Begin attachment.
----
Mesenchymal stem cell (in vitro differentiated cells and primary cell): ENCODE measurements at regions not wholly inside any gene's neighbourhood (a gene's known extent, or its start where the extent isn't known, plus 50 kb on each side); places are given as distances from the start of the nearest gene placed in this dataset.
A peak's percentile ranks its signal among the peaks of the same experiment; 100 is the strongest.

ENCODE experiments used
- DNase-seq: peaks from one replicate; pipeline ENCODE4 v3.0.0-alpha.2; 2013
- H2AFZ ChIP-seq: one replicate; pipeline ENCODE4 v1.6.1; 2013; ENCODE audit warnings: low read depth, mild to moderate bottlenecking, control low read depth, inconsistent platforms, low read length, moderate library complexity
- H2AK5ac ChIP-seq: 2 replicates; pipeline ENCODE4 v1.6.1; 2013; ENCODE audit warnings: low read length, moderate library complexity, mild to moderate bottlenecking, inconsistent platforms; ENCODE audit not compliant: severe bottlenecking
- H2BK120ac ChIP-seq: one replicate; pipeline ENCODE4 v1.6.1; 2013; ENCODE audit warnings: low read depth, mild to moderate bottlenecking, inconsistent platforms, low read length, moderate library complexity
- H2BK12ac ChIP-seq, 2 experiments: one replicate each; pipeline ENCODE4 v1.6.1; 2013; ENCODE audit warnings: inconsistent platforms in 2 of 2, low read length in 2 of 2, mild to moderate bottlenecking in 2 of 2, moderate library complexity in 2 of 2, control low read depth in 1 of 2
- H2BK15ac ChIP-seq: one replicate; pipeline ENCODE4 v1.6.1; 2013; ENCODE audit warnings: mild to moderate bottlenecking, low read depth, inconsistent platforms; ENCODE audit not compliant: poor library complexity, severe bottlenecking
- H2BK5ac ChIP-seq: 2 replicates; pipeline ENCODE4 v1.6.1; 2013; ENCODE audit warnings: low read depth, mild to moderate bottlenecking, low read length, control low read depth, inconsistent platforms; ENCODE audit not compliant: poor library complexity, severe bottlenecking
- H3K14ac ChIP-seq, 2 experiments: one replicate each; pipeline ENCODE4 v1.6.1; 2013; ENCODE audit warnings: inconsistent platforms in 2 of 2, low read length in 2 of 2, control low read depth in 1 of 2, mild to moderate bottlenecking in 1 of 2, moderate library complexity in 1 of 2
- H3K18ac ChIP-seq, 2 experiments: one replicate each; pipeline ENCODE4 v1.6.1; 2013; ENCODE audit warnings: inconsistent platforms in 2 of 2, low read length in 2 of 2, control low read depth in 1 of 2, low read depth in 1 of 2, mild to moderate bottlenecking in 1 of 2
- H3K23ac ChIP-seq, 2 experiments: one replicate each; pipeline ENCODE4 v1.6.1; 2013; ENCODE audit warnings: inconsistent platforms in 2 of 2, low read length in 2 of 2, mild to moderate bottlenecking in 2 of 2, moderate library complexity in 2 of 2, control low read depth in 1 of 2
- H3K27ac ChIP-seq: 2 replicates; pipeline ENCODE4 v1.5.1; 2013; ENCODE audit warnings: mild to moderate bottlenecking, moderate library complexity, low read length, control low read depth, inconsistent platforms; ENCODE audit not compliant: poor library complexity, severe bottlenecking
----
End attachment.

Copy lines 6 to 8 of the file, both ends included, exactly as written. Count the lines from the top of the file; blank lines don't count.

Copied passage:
- H2AK5ac ChIP-seq: 2 replicates; pipeline ENCODE4 v1.6.1; 2013; ENCODE audit warnings: low read length, moderate library complexity, mild to moderate bottlenecking, inconsistent platforms; ENCODE audit not compliant: severe bottlenecking
- H2BK120ac ChIP-seq: one replicate; pipeline ENCODE4 v1.6.1; 2013; ENCODE audit warnings: low read depth, mild to moderate bottlenecking, inconsistent platforms, low read length, moderate library complexity
- H2BK12ac ChIP-seq, 2 experiments: one replicate each; pipeline ENCODE4 v1.6.1; 2013; ENCODE audit warnings: inconsistent platforms in 2 of 2, low read length in 2 of 2, mild to moderate bottlenecking in 2 of 2, moderate library complexity in 2 of 2, control low read depth in 1 of 2